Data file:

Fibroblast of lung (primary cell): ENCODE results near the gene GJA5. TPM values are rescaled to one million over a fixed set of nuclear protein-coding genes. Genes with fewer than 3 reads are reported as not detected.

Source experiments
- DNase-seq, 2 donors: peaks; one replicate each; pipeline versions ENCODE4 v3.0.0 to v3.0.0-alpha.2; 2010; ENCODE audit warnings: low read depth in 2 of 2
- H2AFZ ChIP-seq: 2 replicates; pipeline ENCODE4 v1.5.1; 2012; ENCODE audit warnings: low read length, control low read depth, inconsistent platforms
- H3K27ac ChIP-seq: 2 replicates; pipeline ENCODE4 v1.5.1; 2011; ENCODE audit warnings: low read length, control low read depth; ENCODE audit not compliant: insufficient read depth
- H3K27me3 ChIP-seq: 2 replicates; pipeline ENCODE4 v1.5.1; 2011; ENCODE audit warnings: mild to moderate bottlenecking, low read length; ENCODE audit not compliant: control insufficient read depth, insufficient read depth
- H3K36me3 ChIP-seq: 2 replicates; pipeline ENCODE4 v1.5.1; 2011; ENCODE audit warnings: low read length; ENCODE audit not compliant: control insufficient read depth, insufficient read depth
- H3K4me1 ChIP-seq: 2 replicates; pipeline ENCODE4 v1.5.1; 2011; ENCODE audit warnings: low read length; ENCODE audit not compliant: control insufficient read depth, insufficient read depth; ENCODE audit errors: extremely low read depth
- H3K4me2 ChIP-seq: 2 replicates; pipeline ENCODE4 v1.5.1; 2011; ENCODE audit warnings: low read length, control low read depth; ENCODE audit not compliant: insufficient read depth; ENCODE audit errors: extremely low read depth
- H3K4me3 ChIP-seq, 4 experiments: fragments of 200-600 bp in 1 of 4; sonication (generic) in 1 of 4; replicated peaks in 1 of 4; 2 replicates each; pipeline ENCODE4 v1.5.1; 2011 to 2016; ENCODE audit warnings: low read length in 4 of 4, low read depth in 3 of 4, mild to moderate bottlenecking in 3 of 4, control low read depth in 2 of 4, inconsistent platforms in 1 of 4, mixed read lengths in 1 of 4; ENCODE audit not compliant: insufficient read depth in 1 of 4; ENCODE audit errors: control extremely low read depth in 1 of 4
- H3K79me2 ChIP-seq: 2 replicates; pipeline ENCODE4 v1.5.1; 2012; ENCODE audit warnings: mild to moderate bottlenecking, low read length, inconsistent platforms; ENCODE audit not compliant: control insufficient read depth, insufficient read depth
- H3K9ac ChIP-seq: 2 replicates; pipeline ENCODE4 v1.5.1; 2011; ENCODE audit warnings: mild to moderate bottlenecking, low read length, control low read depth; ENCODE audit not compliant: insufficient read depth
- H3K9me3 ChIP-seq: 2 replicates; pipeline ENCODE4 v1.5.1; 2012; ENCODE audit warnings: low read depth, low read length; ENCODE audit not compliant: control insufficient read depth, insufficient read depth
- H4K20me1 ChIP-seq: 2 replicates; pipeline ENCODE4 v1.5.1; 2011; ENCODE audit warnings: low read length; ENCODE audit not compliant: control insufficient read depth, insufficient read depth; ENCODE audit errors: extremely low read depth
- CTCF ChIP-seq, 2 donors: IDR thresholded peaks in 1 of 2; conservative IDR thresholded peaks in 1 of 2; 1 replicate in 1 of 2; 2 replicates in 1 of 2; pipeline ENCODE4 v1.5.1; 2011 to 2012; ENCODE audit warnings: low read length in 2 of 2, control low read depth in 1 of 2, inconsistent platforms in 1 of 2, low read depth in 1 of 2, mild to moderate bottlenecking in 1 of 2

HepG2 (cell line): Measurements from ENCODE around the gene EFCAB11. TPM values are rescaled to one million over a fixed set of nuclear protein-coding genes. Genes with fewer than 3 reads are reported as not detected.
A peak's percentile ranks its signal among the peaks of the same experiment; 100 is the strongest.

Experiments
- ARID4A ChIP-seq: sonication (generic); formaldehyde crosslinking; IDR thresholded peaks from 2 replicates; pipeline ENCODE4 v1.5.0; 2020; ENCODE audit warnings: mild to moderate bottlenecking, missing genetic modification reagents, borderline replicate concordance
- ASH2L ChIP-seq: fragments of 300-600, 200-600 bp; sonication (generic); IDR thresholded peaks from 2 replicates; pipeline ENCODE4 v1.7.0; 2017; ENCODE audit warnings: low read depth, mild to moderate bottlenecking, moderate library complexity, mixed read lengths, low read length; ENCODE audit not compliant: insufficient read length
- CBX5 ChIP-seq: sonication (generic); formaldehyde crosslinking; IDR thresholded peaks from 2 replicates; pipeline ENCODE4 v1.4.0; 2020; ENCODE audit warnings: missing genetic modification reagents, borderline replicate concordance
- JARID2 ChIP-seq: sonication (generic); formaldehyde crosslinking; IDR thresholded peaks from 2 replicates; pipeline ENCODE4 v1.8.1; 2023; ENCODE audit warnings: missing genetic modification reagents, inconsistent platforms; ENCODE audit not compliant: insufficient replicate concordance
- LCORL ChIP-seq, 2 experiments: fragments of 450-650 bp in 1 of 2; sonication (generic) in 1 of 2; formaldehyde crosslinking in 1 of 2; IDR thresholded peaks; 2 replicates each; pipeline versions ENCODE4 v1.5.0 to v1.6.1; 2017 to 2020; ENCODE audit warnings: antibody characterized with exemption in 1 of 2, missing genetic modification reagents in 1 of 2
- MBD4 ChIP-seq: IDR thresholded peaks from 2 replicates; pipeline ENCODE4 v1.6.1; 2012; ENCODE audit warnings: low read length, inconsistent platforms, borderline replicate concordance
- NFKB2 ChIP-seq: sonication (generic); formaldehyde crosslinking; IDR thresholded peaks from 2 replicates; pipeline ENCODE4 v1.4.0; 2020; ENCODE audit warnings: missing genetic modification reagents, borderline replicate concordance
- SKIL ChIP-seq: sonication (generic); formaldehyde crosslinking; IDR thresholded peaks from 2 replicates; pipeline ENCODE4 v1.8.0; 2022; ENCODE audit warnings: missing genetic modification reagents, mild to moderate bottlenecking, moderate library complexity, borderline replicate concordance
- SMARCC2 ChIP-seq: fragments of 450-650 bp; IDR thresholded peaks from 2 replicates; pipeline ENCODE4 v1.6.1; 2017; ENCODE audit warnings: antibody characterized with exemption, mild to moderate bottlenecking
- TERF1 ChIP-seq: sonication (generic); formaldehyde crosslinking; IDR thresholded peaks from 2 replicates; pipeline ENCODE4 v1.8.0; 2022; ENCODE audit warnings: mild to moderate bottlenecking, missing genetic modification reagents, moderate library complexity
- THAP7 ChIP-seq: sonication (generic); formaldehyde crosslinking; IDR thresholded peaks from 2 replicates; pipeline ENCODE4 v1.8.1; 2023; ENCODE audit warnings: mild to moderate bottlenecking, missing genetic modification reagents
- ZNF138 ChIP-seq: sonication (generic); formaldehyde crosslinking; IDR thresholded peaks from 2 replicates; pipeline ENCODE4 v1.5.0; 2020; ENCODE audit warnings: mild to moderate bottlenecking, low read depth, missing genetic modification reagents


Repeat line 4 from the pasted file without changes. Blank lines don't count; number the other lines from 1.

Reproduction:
- H2AFZ ChIP-seq: 2 replicates; pipeline ENCODE4 v1.5.1; 2012; ENCODE audit warnings: low read length, control low read depth, inconsistent platforms